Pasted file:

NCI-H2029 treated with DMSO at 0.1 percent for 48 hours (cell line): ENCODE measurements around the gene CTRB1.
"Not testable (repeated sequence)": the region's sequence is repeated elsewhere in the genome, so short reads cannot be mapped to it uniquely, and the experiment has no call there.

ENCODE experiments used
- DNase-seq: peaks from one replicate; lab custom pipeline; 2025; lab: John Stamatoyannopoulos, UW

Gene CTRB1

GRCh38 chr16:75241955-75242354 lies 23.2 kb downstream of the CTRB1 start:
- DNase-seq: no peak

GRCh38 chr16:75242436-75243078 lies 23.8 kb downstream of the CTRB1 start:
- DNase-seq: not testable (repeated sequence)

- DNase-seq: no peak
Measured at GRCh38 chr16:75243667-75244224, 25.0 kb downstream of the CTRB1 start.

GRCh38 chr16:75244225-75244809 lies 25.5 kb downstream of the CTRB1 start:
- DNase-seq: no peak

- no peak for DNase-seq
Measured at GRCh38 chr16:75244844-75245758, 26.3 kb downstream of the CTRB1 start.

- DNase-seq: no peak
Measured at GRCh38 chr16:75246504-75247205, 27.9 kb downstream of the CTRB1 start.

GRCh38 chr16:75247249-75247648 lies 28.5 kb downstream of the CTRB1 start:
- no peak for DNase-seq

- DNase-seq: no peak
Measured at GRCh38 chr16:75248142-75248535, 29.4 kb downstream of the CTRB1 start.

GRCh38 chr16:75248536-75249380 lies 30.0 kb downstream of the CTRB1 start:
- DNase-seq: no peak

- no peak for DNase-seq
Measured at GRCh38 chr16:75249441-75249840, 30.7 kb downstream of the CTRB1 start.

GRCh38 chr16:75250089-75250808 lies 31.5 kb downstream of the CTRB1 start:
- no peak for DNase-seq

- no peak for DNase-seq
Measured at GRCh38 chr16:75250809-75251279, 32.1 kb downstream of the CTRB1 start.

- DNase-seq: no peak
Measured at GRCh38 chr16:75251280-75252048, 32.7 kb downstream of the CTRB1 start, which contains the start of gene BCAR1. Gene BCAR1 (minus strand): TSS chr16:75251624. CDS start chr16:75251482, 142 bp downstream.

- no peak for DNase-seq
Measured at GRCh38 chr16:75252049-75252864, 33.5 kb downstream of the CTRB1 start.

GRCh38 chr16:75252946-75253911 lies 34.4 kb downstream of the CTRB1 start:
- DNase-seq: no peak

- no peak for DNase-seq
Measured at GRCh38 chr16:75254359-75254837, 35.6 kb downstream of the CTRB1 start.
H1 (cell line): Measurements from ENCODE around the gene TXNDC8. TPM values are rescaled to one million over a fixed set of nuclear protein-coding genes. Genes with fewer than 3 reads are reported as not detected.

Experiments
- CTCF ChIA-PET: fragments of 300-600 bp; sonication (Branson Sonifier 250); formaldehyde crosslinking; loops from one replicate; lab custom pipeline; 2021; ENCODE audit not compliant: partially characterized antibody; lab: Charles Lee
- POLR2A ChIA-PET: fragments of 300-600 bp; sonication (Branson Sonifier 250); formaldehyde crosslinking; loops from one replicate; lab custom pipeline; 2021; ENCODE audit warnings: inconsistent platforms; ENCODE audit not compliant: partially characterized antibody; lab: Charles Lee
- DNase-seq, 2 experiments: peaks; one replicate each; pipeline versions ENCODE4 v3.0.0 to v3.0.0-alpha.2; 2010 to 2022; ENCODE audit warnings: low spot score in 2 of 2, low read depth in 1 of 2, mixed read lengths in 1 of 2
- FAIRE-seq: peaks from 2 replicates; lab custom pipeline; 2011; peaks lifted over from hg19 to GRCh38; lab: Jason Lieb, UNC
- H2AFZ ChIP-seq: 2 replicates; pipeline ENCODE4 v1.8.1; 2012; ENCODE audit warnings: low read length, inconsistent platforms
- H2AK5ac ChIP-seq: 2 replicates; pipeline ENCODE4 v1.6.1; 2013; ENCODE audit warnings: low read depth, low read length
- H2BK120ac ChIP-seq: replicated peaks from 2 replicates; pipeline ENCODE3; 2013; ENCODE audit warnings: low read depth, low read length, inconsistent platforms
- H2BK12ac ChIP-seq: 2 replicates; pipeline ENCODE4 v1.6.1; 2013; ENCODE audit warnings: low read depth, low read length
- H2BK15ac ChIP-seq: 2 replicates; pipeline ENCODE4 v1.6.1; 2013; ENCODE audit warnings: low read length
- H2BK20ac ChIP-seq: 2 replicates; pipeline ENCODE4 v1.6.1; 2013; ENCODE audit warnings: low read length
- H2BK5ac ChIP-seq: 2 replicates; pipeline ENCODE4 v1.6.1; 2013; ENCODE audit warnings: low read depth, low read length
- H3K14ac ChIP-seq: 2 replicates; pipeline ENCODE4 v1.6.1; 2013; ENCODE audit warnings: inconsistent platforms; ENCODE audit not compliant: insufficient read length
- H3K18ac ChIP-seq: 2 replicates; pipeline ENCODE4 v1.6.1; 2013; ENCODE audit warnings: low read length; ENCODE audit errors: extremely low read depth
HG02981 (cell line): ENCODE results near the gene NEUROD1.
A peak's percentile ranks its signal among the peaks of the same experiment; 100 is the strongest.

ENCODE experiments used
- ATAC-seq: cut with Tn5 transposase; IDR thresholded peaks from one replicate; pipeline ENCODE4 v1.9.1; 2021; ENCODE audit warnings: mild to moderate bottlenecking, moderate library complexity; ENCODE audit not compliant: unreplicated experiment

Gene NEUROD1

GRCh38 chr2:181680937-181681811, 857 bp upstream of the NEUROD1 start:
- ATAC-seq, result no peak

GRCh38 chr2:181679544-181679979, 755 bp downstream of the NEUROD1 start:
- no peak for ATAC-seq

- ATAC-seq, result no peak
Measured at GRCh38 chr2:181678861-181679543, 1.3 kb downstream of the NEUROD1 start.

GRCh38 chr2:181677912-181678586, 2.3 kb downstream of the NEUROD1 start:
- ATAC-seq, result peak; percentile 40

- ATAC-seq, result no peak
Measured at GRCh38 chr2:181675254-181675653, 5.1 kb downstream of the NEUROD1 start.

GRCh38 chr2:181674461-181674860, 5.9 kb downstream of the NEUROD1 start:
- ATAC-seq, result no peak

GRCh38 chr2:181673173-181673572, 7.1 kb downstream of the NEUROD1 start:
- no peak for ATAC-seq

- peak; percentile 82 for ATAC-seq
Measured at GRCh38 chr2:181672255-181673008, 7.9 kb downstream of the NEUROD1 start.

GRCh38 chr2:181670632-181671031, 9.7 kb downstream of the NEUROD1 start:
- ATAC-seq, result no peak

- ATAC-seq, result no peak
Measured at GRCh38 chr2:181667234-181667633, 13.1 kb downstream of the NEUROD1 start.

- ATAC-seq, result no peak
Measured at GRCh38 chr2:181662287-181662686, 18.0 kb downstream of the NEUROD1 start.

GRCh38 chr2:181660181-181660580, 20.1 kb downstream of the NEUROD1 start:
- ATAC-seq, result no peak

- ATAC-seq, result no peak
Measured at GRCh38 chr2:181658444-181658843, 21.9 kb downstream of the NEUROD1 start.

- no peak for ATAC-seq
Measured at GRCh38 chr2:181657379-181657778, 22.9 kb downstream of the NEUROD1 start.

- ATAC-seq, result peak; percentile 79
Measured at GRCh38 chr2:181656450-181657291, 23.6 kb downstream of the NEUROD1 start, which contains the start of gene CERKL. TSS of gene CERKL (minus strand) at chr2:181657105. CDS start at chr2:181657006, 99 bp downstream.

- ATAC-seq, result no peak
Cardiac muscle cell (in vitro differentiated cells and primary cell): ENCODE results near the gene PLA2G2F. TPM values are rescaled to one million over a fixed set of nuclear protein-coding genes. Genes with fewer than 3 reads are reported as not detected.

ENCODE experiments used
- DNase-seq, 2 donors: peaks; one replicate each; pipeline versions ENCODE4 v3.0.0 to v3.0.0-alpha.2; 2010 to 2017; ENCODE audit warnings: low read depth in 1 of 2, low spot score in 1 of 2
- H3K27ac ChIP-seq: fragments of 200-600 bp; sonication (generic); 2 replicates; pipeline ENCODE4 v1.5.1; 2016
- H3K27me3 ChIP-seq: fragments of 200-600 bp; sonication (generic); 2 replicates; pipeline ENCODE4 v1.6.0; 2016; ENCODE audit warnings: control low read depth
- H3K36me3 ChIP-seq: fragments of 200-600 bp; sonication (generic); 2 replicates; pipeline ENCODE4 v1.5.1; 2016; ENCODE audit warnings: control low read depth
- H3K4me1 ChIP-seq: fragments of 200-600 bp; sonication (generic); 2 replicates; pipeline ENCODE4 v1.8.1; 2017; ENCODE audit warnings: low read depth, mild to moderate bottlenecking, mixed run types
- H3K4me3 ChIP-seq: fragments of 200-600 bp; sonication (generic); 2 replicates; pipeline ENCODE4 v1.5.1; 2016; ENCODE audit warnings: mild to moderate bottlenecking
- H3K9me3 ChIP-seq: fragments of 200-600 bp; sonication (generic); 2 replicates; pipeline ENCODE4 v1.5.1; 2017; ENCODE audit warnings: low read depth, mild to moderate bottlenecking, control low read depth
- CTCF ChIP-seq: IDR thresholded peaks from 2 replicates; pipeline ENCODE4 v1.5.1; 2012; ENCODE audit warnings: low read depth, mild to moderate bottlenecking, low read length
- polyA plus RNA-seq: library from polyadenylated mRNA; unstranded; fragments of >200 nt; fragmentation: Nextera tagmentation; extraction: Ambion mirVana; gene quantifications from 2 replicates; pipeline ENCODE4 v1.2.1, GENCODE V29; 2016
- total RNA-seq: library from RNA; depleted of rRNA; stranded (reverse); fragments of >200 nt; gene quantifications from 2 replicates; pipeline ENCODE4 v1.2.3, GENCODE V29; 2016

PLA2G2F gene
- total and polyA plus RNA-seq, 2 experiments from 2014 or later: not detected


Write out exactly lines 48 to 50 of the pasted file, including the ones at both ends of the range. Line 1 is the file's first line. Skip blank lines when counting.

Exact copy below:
- H2BK15ac ChIP-seq: 2 replicates; pipeline ENCODE4 v1.6.1; 2013; ENCODE audit warnings: low read length
- H2BK20ac ChIP-seq: 2 replicates; pipeline ENCODE4 v1.6.1; 2013; ENCODE audit warnings: low read length
- H2BK5ac ChIP-seq: 2 replicates; pipeline ENCODE4 v1.6.1; 2013; ENCODE audit warnings: low read depth, low read length